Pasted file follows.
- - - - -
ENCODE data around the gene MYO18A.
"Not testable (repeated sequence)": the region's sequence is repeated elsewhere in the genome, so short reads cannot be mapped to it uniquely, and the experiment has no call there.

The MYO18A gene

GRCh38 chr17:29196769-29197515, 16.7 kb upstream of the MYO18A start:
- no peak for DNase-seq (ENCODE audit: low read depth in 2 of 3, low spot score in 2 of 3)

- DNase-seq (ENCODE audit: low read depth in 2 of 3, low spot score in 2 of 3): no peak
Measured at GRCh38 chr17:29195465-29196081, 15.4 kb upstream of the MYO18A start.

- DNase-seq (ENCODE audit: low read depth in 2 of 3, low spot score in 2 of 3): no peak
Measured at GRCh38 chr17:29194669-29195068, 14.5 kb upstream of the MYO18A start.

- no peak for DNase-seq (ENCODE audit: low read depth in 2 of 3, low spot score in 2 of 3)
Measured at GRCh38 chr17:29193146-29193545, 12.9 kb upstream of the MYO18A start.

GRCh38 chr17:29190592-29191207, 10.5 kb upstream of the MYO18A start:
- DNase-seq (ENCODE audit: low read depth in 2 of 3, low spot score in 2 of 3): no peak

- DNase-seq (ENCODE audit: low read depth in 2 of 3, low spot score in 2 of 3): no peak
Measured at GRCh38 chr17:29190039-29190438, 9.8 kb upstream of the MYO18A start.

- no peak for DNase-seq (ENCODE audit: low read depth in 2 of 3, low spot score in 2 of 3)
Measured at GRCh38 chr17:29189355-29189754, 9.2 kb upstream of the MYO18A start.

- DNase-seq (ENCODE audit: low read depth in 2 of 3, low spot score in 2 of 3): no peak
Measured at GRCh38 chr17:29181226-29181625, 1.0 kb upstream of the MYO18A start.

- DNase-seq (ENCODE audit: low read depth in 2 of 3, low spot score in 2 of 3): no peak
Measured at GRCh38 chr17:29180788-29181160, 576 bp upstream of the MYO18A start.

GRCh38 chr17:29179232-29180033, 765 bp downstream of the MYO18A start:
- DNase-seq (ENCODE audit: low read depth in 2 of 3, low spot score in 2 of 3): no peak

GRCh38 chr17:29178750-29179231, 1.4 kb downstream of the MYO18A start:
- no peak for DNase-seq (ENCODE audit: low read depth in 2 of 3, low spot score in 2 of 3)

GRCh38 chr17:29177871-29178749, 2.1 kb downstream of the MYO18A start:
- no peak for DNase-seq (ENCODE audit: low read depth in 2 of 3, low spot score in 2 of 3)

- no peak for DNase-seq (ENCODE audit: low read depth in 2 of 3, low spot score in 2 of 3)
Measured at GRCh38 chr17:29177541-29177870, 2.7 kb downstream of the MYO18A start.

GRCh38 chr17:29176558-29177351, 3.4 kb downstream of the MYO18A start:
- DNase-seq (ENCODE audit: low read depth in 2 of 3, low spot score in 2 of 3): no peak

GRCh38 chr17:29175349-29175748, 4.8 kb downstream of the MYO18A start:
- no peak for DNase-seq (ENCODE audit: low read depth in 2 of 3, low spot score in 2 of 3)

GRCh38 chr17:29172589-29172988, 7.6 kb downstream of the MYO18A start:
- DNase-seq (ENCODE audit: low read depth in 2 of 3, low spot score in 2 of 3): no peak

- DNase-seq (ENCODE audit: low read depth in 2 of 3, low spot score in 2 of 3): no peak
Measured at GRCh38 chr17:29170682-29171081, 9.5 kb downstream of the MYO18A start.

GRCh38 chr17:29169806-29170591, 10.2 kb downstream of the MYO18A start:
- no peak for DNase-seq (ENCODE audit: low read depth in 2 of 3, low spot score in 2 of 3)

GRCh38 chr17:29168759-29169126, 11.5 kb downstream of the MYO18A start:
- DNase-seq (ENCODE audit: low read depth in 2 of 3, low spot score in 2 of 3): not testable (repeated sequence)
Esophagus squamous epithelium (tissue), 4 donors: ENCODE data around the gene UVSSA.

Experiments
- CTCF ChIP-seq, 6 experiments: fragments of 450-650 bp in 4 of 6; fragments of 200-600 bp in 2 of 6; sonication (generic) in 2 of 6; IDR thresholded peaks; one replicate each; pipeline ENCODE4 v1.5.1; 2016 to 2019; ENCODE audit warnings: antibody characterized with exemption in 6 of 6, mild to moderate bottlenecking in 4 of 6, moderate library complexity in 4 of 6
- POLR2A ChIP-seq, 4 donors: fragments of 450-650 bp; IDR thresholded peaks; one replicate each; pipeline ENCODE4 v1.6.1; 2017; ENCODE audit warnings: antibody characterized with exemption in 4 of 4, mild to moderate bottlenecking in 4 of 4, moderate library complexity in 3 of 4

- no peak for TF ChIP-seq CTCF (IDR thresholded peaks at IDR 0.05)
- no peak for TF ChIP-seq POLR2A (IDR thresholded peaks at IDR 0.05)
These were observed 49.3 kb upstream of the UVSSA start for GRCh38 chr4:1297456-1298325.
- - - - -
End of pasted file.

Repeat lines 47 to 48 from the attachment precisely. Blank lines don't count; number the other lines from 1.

- no peak for TF ChIP-seq POLR2A (IDR thresholded peaks at IDR 0.05)
These were observed 49.3 kb upstream of the UVSSA start for GRCh38 chr4:1297456-1298325.